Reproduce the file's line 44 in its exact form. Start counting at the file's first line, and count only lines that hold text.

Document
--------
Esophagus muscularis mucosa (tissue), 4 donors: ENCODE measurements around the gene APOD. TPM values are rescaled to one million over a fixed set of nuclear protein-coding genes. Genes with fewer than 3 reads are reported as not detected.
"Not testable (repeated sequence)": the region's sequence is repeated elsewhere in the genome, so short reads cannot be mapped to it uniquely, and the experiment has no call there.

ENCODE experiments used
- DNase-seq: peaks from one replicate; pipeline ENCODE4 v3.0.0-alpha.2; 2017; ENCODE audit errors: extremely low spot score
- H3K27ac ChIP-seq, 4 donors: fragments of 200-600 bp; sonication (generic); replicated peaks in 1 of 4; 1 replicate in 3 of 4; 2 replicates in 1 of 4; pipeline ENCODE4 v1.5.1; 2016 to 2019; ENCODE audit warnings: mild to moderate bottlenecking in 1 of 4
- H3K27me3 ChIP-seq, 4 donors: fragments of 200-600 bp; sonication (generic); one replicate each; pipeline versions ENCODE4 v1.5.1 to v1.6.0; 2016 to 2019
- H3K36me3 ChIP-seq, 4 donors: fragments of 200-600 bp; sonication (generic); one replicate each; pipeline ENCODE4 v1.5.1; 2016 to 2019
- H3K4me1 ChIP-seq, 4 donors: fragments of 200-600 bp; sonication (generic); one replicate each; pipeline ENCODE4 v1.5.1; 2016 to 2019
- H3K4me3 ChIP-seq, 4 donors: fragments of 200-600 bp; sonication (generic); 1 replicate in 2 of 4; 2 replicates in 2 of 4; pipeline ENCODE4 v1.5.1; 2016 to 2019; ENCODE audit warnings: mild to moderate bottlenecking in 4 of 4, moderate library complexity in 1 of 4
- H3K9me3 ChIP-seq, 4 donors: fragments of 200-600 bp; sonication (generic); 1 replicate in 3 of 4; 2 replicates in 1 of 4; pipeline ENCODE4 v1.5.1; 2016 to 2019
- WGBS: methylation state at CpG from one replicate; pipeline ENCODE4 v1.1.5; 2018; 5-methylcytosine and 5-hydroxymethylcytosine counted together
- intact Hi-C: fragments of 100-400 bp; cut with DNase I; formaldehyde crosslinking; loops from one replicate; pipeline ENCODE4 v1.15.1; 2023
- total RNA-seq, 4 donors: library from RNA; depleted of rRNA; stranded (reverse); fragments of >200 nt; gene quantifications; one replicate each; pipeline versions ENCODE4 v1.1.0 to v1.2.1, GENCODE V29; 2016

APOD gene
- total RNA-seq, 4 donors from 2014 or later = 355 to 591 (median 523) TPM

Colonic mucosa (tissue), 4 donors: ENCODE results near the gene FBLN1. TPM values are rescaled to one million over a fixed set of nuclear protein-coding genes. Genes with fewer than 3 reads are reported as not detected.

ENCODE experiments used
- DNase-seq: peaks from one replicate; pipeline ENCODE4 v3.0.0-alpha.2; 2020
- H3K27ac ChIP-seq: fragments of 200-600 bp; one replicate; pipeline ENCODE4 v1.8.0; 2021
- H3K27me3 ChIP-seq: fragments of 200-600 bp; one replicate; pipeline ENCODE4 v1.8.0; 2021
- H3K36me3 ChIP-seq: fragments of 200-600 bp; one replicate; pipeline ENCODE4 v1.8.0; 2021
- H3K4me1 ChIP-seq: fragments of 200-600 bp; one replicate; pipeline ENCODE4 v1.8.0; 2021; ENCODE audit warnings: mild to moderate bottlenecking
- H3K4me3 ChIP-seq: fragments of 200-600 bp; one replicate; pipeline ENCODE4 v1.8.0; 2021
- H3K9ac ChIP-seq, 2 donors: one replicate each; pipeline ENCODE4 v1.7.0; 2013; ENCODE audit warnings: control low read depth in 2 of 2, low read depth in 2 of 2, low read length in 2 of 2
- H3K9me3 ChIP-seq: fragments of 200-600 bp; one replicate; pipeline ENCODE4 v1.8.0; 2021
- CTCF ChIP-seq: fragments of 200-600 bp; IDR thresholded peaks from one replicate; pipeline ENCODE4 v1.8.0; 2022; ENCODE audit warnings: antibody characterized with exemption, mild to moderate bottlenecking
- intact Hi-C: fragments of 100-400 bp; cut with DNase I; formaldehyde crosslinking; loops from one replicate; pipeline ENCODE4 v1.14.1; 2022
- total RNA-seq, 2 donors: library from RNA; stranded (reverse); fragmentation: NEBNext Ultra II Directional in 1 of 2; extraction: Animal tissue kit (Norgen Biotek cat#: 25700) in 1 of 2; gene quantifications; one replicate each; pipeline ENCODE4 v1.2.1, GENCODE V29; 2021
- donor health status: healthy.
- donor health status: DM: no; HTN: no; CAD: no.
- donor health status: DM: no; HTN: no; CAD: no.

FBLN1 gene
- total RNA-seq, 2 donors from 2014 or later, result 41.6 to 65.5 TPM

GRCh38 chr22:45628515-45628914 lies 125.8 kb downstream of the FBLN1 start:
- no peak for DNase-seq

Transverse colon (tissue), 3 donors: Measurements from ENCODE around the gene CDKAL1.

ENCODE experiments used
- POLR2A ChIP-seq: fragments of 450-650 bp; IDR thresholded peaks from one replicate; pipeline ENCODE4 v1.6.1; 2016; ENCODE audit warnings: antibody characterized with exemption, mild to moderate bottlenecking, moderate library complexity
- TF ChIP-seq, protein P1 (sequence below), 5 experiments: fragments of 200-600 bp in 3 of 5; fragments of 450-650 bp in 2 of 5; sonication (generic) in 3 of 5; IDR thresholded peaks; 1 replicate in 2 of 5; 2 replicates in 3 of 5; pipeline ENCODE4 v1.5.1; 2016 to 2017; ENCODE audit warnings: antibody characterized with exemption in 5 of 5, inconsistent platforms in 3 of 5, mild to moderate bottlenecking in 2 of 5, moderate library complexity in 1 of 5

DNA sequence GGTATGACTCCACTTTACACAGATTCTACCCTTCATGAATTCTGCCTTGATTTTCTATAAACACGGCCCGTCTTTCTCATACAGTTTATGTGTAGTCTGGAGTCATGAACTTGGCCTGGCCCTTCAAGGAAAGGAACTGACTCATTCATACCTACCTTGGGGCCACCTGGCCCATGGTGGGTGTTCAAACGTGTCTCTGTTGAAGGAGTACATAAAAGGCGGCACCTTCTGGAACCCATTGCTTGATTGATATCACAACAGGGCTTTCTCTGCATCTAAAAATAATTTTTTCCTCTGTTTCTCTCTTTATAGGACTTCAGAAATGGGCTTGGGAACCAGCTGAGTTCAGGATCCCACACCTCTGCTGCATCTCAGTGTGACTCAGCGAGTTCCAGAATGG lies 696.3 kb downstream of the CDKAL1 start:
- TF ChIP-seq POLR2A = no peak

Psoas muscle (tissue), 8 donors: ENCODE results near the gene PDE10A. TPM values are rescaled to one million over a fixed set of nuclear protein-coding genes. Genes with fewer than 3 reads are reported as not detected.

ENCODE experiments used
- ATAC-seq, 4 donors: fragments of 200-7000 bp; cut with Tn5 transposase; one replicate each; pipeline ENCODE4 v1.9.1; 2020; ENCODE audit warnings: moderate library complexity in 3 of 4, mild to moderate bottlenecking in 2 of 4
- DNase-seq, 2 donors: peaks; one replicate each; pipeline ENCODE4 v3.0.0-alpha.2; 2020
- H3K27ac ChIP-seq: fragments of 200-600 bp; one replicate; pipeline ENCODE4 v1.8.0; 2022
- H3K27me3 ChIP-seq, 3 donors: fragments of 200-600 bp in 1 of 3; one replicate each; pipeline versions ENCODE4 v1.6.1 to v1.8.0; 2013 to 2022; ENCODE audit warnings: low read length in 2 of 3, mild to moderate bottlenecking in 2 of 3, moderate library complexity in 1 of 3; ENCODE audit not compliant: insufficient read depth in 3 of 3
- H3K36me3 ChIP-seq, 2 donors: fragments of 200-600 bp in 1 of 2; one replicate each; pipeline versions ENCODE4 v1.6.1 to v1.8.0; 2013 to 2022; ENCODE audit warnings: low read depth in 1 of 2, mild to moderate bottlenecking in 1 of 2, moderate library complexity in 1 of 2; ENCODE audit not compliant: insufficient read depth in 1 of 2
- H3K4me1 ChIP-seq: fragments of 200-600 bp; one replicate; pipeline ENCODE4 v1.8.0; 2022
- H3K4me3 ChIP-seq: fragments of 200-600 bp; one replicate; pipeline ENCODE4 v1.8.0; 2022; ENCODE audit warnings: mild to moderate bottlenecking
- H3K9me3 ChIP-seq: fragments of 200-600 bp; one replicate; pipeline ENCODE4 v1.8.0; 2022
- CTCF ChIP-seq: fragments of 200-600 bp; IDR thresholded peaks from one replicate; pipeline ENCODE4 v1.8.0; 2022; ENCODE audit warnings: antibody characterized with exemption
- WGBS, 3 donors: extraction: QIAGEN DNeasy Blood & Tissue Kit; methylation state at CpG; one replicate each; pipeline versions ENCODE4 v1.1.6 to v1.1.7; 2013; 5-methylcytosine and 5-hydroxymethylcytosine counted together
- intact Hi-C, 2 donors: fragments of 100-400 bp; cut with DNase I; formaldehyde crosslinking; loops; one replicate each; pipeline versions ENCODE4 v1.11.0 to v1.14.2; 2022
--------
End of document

- ATAC-seq, 4 donors: fragments of 200-7000 bp; cut with Tn5 transposase; one replicate each; pipeline ENCODE4 v1.9.1; 2020; ENCODE audit warnings: moderate library complexity in 3 of 4, mild to moderate bottlenecking in 2 of 4